The Minister for Tourism, Sport and Recreation, Deputy McDaid, has appointed a millennium festival committee. This committee, chaired by Mr. Derek Keogh, will implement Ireland's millennium festivals project. This will further develop and link together existing festivals and events around the country to provide a “festival of festivals”. The idea is to link participating festivals into a prolonged celebration which will be accessible to all sectors of society, attractive and welcoming to visitors and utilise existing infrastructure and expertise around the country.
Given that St. Patrick's Day falls earlier in the year than most other national days, the Minister has decided that our millennium celebrations will be launched on St. Patrick's Day 1999 — in other words the world's first millennium party will start in Ireland.
 The Deputy will be aware that a very large number of different projects, initiatives and events have been proposed as elements of a programme to commemorate the new millennium. Some of these are specific millennium projects while others of a more general nature have been suggested as suitable for inclusion. There are projects relating to sport, arts and culture, the environment, heritage, social issues, tourism, information technology and education. It is clear that there is no shortage of ideas on how we can commemorate the millennium. Many groups and organisations will proceed with their own plans without Government intervention.
There has been considerable publicity about the plans for millennium celebrations in the UK and other countries. The proposal for a millennium dome in London has attracted considerable international attention. We should not, however, attempt to imitate any other country's proposals, but instead proceed on the basis that suitable and appropriate projects are selected.
Proposals for a comprehensive programme to commemorate the millennium in Ireland are currently being developed. These will be submitted to the Government in the near future. While I cannot disclose the proposals in advance of a Government decision on the matter, it can be anticipated that it will include the appointment of a millennium committee to oversee the commemoration programme and consider possible projects which might be included. It is envisaged that the Government will be involved in co-ordinating a limited number of projects at national level, while also ensuring that people at locations around the country have an opportunity to participate in the commemorations.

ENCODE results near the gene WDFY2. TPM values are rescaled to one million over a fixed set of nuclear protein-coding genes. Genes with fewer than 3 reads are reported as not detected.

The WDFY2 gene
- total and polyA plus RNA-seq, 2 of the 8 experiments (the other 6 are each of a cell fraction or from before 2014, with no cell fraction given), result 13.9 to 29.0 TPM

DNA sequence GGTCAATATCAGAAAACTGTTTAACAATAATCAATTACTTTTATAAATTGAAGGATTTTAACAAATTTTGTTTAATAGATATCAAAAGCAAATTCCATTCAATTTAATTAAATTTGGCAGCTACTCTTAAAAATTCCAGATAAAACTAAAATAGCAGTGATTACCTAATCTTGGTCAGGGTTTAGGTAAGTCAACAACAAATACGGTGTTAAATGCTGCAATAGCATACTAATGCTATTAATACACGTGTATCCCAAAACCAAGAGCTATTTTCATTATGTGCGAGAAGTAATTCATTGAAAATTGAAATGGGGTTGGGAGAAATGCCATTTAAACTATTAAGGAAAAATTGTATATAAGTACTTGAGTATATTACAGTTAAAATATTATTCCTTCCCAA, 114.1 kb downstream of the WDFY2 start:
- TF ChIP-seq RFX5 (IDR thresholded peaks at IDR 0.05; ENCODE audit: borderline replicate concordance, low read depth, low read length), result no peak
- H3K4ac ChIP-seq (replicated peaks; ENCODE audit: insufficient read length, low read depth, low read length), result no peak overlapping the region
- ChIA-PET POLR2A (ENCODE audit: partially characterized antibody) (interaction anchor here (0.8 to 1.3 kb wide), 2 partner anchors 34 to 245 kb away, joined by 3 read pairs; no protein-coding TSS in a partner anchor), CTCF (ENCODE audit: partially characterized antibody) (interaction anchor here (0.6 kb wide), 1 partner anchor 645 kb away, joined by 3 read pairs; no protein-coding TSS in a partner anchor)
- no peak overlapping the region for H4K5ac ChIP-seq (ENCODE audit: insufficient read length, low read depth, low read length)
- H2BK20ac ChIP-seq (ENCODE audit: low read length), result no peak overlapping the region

The Minister for Finance said in his budget speech last December that he will consider the possibility of some future contribution to the funding of suitable millennium projects. While it may be possible for the Government to fund or partially fund some of these events, it would be wrong to create unjustified expectations which cannot be met. The Government will seek to participate in and support a limited number of projects and it will fall to the proposed committee to make recommendations in this regard.
One of the proposals which has been put forward as a millennium project is the O'Connell Street integrated area plan. This is one of several millennium projects being developed by Dublin Corporation. As the Deputy is aware, this involves extensive plans for the rejuvenation of the entire O'Connell Street area. The Taoiseach has already indicated that he believes this is a good initiative and it is important that we can be proud of the country's primary thoroughfare. This project, along with any others proposed by Dublin Corporation, will clearly be considered by the millennium committee when it is established shortly.
 I am confident we will put in place an appropriate and comprehensive programme for the commemoration of the millennium, which will provide an opportunity for ordinary members of the public, both in Dublin and around the country, to fully participate in and enjoy the arrival of the new millennium. At the same time, we are determined to support practical projects which will leave a lasting inheritance for the citizens of the new millennium by improving the facilities and opportunities available to them. It is in that practical way we will approach the commemoration of the millennium rather than in a grandiose manner.